Then we have Rational-Legal authority figures who derive their power based upon our vote. We elect these figures. Their elections anchor their legitimacy because we’ve put them in positions of power. Rational-Legal authority figures must possess some amount of charisma to begin with, or we wouldn’t be willing to follow their lead and interpretations of how we should behave within society.

Rulers and Leaders

A good leader is generally an individual who has been entrusted by their people to lead them for some purpose. In rational society we have a well-established practice of electing our Rational-Legal authority figures. Generally, we willingly hoist these individuals up into positions of power because they are charismatic, and we put our faith and trust in them. When a ruler seizes power in society, our lives, or in our professional environment, we often question their legitimacy until they prove their worthiness.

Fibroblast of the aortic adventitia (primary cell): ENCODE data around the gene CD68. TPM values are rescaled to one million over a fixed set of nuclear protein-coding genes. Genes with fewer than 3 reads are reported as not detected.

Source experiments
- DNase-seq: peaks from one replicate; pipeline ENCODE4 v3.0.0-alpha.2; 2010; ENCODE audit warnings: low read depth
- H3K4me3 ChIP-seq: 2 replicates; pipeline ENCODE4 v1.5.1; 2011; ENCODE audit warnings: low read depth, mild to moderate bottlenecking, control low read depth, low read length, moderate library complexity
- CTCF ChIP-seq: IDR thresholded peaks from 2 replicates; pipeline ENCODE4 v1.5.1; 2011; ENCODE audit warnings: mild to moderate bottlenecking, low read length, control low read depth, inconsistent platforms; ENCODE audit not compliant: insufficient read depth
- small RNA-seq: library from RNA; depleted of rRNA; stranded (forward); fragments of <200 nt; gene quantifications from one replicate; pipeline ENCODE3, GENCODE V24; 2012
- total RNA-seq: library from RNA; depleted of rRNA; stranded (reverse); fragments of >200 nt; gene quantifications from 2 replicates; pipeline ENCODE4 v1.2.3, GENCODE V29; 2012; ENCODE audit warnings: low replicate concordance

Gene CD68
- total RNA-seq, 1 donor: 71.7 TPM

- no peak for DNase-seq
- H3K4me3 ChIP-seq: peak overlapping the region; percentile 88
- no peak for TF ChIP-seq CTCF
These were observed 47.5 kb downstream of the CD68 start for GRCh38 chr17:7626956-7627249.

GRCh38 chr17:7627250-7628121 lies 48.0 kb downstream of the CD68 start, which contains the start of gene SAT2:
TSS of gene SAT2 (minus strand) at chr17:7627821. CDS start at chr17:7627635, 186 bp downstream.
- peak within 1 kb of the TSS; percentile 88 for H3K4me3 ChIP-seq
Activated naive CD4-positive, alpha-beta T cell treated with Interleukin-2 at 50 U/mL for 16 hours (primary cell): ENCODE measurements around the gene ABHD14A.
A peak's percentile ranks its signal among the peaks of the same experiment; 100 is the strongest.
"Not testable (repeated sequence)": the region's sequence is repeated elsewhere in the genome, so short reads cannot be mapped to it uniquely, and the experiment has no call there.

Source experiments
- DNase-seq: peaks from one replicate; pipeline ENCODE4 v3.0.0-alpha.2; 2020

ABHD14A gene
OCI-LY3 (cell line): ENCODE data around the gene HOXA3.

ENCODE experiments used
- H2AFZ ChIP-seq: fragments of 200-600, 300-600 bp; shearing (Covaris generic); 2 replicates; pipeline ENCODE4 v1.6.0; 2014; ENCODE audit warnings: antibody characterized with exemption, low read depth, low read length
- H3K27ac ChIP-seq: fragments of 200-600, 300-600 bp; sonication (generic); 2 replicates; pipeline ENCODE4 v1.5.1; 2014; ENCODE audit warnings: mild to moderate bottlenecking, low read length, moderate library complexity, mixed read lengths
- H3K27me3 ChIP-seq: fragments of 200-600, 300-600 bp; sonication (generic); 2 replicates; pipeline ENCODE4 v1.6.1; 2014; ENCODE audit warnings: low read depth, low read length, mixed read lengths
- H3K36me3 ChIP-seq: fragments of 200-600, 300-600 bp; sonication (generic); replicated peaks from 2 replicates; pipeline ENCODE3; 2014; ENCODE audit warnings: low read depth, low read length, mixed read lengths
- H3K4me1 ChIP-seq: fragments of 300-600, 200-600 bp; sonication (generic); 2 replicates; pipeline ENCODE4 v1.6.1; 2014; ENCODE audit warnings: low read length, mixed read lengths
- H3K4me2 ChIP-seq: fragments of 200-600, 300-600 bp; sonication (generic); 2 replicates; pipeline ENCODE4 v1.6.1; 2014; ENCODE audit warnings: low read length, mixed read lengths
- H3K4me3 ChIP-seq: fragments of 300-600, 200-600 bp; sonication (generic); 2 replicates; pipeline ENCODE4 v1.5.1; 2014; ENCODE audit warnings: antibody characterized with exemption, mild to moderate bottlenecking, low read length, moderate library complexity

Authority is simply the right to command, enforce laws, or exact obedience. There are plenty of men and women who are now and have been in positions of power and authority.

• Your boss
• Kim Jong Un
• Joseph Stalin
• Your parents
• Your kids’ soccer coach
• A high school principal
• The librarian

Also, there are individuals who have been and currently are Leaders who hold no rational-legal, or traditional authority. They’re leaders because they’ve proven their willingness to sacrifice for their cause, to give of themselves for our benefit, and lead the way to help us realize their ideal future. We have worshiped and loved these leaders, so we accept, or have accepted, their guidance.

  • Emmeline Pankhurst was a social reformer who founded the Women’s Social and Political Union. Suffragettes followed her unquestioningly because she was a charismatic leader, a powerful orator, and endured 13 imprisonments for the sake of her cause.
  • Martin Luther King Jr. was an activist and a leader in the Civil Rights Movement. He endured personal attacks, and loss for the sake of equality.
  • Marie Curie founded the science of radioactivity. She was the first woman to win a Nobel Prize, and the first Person to win a second Nobel Prize.